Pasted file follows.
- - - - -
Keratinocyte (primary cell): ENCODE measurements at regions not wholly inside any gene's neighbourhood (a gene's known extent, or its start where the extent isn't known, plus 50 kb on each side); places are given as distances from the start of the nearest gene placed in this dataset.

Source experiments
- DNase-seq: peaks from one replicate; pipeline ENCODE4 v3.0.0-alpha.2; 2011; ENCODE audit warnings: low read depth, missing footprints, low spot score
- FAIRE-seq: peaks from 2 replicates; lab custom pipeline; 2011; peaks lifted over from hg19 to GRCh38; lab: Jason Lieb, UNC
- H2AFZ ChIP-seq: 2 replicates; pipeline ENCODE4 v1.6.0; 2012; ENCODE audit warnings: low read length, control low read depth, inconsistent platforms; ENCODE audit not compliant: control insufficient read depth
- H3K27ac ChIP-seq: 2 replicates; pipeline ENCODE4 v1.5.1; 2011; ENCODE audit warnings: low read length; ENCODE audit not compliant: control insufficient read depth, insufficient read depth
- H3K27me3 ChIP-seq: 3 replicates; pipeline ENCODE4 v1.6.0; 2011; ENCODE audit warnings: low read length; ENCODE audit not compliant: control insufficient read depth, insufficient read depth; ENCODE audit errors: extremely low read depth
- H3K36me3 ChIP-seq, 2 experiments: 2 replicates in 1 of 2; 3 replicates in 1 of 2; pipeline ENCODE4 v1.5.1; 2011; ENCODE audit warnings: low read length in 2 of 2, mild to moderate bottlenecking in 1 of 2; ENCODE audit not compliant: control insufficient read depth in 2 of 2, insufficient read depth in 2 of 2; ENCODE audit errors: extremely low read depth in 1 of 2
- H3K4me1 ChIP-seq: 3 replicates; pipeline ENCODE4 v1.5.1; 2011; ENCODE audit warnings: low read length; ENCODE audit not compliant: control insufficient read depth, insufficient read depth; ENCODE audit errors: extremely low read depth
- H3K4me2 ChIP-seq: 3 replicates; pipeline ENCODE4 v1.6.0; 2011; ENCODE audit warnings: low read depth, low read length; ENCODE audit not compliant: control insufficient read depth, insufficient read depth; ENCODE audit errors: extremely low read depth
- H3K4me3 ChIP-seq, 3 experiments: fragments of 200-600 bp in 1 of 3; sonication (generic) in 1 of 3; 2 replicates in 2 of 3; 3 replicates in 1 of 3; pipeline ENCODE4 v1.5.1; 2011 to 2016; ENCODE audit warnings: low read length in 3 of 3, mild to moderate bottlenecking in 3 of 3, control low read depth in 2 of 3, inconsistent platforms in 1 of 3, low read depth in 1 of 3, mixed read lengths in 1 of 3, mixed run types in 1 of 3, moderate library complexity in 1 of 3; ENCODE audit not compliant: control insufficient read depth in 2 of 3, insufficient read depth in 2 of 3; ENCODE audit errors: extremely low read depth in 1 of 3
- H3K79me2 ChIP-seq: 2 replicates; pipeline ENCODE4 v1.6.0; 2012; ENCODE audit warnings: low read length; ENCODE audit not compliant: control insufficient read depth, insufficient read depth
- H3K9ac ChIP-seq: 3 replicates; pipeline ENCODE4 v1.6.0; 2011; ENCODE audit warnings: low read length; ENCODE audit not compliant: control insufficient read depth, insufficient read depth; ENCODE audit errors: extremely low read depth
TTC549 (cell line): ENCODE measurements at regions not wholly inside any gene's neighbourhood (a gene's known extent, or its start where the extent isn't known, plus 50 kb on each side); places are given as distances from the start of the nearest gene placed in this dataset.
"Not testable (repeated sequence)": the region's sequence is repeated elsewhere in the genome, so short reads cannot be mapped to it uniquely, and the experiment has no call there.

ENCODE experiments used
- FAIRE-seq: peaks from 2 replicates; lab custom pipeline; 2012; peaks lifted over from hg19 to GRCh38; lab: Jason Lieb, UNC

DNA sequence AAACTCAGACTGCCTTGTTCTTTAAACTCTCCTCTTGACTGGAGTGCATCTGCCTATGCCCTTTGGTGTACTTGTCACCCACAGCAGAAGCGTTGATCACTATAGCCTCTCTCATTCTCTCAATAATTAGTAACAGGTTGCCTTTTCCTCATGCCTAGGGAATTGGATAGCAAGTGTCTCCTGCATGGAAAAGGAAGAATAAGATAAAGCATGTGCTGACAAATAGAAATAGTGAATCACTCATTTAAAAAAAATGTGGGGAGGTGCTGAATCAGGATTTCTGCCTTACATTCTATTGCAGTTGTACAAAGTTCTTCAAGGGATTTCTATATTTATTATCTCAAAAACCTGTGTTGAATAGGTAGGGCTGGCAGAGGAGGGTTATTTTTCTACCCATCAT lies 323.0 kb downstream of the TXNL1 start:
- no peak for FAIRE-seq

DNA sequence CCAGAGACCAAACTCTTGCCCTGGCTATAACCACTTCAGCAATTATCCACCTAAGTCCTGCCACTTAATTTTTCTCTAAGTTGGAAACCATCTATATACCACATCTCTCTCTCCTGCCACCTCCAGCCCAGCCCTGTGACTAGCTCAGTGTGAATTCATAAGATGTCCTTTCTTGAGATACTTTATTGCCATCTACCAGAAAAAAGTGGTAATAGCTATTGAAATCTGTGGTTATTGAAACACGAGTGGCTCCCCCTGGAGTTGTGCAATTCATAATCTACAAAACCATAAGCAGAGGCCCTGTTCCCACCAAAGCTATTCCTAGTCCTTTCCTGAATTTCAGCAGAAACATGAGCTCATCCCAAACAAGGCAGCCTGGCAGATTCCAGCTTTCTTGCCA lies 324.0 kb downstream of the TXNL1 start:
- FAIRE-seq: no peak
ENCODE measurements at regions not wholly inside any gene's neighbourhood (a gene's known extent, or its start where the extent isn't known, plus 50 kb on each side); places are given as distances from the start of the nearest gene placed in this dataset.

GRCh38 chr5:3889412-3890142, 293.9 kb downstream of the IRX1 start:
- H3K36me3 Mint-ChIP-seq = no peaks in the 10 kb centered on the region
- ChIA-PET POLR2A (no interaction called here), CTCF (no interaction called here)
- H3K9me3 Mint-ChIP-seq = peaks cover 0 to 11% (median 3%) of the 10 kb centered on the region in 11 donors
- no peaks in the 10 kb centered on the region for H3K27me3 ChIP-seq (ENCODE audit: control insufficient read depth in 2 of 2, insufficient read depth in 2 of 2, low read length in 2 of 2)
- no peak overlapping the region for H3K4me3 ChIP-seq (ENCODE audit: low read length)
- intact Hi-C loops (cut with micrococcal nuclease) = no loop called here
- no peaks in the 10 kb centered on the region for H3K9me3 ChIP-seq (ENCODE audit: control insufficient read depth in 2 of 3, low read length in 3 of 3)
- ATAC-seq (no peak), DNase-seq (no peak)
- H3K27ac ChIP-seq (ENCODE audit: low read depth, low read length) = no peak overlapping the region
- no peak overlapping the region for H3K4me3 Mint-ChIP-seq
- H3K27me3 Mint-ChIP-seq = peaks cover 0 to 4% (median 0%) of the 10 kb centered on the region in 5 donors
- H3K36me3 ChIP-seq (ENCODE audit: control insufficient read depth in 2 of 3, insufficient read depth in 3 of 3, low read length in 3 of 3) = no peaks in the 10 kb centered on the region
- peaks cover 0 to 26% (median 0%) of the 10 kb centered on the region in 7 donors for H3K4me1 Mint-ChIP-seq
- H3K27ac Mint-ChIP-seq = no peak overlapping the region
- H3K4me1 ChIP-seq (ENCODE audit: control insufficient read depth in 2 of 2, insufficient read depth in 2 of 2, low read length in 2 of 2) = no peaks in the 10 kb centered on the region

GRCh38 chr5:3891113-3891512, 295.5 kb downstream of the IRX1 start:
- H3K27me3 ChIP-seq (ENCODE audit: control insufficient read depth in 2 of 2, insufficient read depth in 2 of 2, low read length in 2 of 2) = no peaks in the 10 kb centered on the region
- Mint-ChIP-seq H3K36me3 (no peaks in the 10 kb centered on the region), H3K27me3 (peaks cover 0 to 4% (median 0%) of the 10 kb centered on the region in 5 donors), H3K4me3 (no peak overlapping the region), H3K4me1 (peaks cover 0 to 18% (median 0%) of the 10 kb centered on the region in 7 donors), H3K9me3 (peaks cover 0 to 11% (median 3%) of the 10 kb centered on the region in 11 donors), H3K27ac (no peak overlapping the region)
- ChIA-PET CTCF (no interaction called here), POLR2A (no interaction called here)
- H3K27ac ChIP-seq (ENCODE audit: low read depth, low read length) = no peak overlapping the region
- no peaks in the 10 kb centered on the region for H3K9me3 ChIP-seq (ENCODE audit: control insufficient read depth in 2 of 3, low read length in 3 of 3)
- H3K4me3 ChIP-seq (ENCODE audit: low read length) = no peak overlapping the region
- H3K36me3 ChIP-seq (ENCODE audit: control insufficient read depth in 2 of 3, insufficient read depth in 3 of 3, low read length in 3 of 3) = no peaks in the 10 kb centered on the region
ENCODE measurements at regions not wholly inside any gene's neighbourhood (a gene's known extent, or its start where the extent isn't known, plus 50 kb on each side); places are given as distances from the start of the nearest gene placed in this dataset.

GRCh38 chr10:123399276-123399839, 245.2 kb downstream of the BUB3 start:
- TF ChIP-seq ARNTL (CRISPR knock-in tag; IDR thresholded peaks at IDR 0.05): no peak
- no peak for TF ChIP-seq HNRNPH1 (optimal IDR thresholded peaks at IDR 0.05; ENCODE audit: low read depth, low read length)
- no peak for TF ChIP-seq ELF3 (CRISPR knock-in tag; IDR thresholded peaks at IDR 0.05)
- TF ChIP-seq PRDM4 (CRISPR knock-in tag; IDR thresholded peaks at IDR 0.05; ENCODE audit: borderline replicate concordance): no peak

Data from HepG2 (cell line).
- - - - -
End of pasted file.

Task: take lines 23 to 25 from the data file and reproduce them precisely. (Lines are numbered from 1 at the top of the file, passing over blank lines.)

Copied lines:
GRCh38 chr5:3889412-3890142, 293.9 kb downstream of the IRX1 start:
- H3K36me3 Mint-ChIP-seq = no peaks in the 10 kb centered on the region
- ChIA-PET POLR2A (no interaction called here), CTCF (no interaction called here)